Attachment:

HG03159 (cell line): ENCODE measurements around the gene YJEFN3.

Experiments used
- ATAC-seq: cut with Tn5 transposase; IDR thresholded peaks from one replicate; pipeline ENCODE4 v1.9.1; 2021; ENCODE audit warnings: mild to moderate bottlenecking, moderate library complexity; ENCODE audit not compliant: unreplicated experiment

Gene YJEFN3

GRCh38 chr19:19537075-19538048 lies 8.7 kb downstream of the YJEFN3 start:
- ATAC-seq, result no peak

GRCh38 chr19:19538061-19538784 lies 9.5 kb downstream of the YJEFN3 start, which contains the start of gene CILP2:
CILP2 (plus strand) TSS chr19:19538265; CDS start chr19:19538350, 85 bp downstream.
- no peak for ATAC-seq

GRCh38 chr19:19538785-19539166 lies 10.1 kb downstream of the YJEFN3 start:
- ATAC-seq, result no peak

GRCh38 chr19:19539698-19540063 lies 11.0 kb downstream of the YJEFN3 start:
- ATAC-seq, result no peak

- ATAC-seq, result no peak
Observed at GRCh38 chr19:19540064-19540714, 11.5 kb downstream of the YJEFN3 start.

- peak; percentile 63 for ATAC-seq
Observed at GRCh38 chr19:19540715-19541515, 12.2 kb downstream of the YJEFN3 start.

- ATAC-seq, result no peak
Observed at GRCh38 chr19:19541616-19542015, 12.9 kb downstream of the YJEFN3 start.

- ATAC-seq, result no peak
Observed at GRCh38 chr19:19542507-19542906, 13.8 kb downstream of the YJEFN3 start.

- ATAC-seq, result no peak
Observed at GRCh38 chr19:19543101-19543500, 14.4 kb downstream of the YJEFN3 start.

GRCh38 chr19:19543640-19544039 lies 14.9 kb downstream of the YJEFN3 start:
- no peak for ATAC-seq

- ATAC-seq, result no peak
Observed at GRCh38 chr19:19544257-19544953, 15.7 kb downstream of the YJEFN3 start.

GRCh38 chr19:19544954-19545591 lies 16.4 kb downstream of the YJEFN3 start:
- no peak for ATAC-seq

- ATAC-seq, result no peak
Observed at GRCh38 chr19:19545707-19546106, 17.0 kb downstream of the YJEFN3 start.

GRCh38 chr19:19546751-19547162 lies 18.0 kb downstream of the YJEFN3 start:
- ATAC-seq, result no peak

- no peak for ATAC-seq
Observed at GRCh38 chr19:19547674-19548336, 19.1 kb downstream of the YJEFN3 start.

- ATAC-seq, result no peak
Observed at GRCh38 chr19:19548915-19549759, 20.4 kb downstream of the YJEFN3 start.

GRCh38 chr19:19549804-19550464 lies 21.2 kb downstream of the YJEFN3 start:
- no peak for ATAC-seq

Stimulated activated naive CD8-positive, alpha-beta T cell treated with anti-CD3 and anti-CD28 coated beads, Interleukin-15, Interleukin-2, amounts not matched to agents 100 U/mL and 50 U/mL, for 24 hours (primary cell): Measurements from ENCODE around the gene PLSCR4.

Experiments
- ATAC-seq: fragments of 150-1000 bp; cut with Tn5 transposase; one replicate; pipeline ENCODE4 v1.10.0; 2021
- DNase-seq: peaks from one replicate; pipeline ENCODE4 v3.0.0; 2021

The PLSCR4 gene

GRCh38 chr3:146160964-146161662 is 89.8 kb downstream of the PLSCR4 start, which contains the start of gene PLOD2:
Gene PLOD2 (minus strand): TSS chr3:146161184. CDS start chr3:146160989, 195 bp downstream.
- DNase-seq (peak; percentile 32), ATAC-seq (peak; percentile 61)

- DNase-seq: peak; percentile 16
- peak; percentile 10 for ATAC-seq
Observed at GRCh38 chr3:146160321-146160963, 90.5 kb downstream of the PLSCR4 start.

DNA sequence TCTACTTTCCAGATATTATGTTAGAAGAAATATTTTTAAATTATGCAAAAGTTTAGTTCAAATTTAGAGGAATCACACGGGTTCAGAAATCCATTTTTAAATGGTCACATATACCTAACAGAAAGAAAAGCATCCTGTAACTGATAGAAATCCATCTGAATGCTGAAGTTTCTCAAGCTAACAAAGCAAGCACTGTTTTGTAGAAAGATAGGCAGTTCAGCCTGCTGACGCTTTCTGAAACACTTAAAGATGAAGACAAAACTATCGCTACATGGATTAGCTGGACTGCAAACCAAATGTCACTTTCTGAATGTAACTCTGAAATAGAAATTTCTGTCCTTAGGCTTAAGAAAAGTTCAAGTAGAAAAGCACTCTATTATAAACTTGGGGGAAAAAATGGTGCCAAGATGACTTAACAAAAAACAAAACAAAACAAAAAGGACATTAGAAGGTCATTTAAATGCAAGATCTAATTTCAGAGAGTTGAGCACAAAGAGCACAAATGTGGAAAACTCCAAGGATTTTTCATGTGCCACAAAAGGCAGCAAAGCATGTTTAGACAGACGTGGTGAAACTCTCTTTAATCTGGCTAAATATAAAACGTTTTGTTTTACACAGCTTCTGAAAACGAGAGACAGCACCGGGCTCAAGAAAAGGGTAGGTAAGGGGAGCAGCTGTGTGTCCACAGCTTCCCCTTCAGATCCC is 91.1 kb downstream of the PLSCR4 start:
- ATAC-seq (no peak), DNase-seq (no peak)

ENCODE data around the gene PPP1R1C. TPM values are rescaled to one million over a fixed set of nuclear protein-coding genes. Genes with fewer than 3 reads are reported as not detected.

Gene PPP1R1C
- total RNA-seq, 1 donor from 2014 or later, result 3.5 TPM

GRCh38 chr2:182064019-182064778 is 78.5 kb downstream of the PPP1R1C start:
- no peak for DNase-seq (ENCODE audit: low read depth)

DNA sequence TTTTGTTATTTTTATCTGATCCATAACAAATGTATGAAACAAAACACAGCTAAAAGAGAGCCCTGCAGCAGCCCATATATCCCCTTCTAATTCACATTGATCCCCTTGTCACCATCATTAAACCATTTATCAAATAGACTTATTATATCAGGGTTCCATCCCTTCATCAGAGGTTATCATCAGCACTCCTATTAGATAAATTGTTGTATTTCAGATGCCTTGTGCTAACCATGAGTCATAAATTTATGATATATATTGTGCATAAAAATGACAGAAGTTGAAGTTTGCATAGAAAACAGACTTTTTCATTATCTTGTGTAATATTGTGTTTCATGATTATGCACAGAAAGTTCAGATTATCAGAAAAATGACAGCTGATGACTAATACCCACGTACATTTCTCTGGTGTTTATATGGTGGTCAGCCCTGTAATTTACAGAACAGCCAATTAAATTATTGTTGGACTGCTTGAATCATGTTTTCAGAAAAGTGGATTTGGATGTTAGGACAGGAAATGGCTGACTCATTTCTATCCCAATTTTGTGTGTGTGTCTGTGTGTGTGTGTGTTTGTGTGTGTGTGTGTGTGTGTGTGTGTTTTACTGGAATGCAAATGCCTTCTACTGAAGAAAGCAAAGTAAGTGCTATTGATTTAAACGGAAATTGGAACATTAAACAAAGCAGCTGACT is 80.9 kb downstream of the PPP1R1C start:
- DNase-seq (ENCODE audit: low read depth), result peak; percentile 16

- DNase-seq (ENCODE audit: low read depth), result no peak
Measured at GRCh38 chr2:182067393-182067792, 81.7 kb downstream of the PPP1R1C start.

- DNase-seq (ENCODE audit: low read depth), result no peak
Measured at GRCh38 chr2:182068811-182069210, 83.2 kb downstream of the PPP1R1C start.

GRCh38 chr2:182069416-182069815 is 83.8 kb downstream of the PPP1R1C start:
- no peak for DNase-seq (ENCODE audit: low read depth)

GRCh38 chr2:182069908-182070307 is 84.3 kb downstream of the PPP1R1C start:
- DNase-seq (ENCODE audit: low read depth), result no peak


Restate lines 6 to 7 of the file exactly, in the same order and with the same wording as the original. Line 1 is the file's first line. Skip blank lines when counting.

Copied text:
- ATAC-seq, result no peak

GRCh38 chr19:19538061-19538784 lies 9.5 kb downstream of the YJEFN3 start, which contains the start of gene CILP2: